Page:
March 9, 2020
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This NYC nonprofit provides kids with the emotional and nutritional support they need to thrive

Faces in Between takes a holistic approach to educating school children about nutrition and healthy eating by giving them the tools they need to prepare their own healthy meals.

Faces in Between's latest program SNACC—Sustainable Nutrition And Community Connection—empowers youth by equipping them with tools to live healthier lifestyles. Photo courtesy of Faces in Between

As a young girl, I dreamed of living in a world where all people had access to shelter, education, nutritious food, and supportive role models. Since then, I have sought out opportunities to serve however I could, from working in refugee resettlement in my hometown to helping those with HIV/AIDS access healthcare abroad. I’ve witnessed immense suffering caused by chronic problems that were complex yet solvable, and seen first-hand how people survive hardship, and heal and thrive after experiencing trauma.

I wanted to make the greatest impact I could by developing and implementing effective solutions to increase well-being and tackle complex social issues.

I joined the board of the budding nonprofit Faces in Between when I moved to New York City in 2016, with this goal in mind. With the knowledge that there are more than 65,000 individuals currently in the shelter system and thousands more living on the street, Faces In Between addresses homelessness through community outreach and support.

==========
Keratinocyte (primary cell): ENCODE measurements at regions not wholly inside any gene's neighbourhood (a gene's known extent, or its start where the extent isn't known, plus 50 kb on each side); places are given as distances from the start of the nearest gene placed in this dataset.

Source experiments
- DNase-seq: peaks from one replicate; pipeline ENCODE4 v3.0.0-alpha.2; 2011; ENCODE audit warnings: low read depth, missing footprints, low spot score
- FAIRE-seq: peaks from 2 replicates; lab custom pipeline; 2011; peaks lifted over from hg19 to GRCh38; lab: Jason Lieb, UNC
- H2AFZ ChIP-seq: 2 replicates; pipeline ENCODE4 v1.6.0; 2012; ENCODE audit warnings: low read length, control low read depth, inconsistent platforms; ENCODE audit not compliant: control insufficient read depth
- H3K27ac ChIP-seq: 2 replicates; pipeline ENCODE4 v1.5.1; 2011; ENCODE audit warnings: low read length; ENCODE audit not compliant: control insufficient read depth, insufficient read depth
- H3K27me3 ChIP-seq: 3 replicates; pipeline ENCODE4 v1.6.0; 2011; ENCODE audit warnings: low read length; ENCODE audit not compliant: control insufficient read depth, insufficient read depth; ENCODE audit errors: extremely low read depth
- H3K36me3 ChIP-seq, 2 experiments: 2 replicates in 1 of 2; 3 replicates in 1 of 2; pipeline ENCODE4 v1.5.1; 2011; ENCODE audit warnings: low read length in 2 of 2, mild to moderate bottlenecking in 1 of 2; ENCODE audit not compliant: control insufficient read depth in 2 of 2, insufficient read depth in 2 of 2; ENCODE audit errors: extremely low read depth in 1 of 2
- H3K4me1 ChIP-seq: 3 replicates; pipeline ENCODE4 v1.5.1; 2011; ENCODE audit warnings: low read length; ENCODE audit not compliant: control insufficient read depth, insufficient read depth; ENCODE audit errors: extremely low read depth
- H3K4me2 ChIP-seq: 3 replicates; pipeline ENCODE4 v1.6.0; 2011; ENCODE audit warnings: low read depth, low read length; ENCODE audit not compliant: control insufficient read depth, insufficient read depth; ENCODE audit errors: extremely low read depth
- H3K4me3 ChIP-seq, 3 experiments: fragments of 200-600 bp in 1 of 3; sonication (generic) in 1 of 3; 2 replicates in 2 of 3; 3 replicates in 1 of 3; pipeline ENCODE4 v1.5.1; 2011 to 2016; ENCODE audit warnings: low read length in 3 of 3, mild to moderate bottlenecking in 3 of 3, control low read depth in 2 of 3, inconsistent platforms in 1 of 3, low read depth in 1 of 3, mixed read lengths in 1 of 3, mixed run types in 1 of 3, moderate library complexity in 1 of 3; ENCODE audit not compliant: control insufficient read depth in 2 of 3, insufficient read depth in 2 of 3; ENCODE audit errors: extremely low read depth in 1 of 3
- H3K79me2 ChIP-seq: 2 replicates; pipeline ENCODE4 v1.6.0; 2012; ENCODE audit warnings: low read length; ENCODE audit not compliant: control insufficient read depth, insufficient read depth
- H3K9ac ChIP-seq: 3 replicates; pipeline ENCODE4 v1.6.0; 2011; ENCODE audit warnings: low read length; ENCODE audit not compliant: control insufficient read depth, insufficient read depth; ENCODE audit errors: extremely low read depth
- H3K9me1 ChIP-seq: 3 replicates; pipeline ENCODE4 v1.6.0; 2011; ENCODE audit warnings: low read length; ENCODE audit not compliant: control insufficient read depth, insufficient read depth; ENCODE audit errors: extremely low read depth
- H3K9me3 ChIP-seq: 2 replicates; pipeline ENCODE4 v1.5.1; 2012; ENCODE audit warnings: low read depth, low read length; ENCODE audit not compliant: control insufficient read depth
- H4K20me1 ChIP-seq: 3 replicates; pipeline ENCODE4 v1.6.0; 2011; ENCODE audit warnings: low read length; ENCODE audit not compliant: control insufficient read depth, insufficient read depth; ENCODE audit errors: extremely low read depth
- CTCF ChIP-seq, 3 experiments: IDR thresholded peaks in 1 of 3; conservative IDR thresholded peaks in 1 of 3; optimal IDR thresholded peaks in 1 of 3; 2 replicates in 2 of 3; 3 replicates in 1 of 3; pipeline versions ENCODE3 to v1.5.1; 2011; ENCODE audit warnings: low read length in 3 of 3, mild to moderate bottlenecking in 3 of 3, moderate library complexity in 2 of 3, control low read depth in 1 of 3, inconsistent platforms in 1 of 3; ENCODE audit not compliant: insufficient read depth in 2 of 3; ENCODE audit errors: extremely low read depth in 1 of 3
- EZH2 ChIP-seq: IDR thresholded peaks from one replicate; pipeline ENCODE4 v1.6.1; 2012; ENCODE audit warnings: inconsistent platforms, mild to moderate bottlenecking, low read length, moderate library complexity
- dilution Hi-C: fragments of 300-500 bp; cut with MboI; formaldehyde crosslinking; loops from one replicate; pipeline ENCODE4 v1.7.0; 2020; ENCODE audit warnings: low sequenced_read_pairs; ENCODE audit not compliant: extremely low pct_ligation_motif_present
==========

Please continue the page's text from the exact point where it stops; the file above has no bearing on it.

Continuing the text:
[Read more: Amid coronavirus outbreak, donate to the local nonprofits that serve the most vulnerable]

Two years later, in 2018, I became president of the organization and in my new leadership capacity, I began to restructure our approach, developing a long-term plan that effectively responded to community needs. I spent many hours sitting on street corners and had hundreds of conversations with community members. I wanted to understand the complex issues they were facing and ensure that Faces in Between made a meaningful impact. I saw first-hand how people ignore and mistreat our homeless population, echoed by their own sentiments of feeling unseen and unheard. From these conversations, our Speaker Series was born.